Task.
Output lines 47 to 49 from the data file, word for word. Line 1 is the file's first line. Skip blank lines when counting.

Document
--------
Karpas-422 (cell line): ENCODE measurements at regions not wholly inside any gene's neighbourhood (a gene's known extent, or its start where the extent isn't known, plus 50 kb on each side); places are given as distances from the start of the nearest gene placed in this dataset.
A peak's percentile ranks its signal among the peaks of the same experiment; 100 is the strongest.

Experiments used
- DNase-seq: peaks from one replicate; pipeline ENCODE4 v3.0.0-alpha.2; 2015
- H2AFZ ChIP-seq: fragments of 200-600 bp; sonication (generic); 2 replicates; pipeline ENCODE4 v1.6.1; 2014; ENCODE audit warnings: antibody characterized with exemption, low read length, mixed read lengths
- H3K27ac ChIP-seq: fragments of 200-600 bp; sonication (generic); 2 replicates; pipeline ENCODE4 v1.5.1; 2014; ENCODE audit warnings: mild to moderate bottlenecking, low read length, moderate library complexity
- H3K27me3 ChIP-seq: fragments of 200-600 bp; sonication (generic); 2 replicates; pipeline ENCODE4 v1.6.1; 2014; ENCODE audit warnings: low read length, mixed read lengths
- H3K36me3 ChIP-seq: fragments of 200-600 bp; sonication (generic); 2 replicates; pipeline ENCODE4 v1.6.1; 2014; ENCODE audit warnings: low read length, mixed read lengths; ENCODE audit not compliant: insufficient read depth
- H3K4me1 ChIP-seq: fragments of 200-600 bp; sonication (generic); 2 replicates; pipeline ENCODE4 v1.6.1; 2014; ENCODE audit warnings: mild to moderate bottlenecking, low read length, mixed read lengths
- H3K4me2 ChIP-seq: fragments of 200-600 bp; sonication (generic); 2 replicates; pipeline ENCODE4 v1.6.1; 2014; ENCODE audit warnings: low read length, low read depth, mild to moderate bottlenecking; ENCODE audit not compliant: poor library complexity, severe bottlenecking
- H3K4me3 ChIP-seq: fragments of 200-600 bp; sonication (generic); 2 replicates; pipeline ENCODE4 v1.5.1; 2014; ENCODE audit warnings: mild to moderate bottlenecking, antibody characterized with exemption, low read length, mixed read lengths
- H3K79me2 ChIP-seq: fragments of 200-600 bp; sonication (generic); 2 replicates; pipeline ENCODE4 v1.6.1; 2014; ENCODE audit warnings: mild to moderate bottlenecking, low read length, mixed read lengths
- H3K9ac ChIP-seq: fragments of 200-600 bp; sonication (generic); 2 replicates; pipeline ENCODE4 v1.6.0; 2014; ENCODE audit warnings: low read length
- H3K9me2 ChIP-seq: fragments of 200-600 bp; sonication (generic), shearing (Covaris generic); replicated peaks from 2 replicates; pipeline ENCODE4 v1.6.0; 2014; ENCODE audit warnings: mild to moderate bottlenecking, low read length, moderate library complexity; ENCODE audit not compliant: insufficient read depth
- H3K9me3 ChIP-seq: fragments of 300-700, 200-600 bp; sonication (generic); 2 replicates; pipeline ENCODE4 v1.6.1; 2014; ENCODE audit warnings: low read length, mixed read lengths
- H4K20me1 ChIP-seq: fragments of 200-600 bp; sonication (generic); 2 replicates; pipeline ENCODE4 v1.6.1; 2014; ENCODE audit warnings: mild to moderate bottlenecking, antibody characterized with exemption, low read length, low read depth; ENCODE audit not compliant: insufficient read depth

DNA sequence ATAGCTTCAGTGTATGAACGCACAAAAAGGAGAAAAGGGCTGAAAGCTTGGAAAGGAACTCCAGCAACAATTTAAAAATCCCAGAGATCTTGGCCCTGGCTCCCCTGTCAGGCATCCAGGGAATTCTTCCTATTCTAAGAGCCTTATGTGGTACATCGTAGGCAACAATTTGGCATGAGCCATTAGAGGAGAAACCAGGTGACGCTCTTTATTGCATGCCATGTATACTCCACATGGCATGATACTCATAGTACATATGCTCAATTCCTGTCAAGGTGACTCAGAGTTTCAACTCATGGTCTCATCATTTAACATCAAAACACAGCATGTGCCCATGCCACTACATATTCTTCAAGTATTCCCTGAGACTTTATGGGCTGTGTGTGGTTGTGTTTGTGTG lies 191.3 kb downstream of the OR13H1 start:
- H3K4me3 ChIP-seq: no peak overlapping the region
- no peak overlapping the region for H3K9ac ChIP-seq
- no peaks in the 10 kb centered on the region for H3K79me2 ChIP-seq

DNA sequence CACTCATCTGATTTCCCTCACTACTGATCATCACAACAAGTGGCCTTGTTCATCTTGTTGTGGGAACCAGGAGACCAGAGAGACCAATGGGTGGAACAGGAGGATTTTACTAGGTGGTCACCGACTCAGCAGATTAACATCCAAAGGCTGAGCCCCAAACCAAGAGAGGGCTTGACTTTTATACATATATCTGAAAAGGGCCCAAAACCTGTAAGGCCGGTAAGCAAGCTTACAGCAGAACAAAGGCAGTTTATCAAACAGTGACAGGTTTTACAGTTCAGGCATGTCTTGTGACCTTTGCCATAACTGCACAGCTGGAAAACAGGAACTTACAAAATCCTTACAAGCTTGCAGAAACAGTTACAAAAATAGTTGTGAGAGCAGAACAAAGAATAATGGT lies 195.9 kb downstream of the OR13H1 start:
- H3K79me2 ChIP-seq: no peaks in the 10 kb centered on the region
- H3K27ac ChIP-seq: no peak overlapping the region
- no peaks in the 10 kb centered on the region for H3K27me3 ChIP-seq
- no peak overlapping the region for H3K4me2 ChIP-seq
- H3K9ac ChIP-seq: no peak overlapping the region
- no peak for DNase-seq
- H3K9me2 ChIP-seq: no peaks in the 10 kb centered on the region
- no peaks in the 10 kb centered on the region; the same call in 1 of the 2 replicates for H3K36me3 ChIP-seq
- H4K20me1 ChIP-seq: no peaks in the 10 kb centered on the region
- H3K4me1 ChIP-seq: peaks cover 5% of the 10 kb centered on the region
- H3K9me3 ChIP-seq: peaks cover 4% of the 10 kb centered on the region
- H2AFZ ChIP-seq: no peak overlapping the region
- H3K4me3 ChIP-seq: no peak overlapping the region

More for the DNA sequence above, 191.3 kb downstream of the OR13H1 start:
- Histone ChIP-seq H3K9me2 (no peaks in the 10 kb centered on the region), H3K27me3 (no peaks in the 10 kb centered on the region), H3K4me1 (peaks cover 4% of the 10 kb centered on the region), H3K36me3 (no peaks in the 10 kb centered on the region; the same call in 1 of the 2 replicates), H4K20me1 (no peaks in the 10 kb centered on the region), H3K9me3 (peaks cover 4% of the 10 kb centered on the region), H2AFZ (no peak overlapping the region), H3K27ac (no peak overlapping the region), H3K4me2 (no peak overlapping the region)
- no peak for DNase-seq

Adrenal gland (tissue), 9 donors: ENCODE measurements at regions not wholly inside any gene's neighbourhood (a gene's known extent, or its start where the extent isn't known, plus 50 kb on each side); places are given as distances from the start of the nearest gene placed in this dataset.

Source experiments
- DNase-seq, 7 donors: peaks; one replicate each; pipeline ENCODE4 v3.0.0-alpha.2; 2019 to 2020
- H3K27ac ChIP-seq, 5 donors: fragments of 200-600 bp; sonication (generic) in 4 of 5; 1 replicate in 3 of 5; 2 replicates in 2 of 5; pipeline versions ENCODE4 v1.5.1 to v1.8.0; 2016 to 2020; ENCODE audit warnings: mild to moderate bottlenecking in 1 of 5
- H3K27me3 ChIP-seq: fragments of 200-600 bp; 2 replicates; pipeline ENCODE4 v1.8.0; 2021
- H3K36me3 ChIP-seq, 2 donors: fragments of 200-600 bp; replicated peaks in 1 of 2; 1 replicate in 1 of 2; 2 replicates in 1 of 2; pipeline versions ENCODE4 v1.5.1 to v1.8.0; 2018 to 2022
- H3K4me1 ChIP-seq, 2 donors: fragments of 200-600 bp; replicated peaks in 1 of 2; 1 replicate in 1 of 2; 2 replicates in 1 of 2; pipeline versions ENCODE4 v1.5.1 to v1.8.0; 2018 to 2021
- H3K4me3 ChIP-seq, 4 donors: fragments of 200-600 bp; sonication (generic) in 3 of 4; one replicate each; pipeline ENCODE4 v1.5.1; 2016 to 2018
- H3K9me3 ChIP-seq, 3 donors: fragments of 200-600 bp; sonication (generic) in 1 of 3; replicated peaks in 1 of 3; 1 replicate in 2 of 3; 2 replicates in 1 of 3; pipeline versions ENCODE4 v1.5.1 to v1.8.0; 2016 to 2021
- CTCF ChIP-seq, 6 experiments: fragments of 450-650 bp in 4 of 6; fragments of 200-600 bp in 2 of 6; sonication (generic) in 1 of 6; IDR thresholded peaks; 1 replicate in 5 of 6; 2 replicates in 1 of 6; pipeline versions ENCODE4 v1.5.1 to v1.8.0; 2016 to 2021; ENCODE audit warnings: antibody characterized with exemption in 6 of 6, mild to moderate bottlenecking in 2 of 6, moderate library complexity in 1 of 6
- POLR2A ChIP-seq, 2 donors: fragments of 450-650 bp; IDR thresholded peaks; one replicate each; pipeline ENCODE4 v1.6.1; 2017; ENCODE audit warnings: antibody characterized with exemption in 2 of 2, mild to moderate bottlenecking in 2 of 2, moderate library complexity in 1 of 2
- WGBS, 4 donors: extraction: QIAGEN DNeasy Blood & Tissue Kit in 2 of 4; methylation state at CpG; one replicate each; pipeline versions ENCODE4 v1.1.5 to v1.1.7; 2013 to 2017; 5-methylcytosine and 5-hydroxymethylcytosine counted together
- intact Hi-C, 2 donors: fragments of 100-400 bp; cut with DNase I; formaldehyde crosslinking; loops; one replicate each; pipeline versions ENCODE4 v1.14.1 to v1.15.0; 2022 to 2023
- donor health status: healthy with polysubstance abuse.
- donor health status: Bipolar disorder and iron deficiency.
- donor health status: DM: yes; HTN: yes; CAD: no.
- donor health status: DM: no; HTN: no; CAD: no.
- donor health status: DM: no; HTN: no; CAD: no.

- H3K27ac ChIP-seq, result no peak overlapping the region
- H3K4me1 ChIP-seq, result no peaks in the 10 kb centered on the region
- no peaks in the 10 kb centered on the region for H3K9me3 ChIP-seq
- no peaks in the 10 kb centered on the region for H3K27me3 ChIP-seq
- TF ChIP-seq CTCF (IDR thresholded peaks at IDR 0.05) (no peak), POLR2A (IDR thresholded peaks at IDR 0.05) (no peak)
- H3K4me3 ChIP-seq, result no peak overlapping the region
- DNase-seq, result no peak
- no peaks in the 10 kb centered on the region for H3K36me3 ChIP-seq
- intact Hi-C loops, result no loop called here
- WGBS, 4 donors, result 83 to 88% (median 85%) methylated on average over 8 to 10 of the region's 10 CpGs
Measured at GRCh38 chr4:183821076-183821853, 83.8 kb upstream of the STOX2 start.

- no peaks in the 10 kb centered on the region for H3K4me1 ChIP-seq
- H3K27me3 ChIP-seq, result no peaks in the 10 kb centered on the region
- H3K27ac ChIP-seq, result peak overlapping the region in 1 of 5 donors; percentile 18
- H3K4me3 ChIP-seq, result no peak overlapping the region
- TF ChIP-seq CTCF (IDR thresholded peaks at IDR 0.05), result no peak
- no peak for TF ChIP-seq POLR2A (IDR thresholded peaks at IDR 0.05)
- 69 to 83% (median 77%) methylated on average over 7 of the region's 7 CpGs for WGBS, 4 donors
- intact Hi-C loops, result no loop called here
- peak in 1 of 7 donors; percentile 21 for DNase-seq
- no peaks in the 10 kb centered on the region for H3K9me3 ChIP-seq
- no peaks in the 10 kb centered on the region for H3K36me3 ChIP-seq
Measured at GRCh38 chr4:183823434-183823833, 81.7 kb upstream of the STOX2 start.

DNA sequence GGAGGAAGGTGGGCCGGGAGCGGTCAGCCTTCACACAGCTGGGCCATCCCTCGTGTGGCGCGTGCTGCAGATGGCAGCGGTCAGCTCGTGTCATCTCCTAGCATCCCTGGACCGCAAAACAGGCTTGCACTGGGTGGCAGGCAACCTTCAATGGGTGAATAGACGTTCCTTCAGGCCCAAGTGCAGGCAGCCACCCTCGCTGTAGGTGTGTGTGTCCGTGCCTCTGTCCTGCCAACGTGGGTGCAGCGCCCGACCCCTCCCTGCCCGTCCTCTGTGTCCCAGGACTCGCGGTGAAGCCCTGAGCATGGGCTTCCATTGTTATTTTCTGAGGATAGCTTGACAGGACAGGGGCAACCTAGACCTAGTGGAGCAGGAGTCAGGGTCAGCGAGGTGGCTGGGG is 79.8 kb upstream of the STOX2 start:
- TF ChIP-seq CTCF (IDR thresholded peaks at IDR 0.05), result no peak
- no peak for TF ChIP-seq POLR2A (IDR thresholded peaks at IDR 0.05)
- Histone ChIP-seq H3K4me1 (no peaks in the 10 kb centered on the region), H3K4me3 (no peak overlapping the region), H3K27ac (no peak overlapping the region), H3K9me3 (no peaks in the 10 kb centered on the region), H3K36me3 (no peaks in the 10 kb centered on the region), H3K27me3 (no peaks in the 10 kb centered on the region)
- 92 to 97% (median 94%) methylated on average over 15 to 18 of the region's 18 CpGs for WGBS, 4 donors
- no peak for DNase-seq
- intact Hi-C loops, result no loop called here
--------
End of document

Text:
- CTCF ChIP-seq, 6 experiments: fragments of 450-650 bp in 4 of 6; fragments of 200-600 bp in 2 of 6; sonication (generic) in 1 of 6; IDR thresholded peaks; 1 replicate in 5 of 6; 2 replicates in 1 of 6; pipeline versions ENCODE4 v1.5.1 to v1.8.0; 2016 to 2021; ENCODE audit warnings: antibody characterized with exemption in 6 of 6, mild to moderate bottlenecking in 2 of 6, moderate library complexity in 1 of 6
- POLR2A ChIP-seq, 2 donors: fragments of 450-650 bp; IDR thresholded peaks; one replicate each; pipeline ENCODE4 v1.6.1; 2017; ENCODE audit warnings: antibody characterized with exemption in 2 of 2, mild to moderate bottlenecking in 2 of 2, moderate library complexity in 1 of 2
- WGBS, 4 donors: extraction: QIAGEN DNeasy Blood & Tissue Kit in 2 of 4; methylation state at CpG; one replicate each; pipeline versions ENCODE4 v1.1.5 to v1.1.7; 2013 to 2017; 5-methylcytosine and 5-hydroxymethylcytosine counted together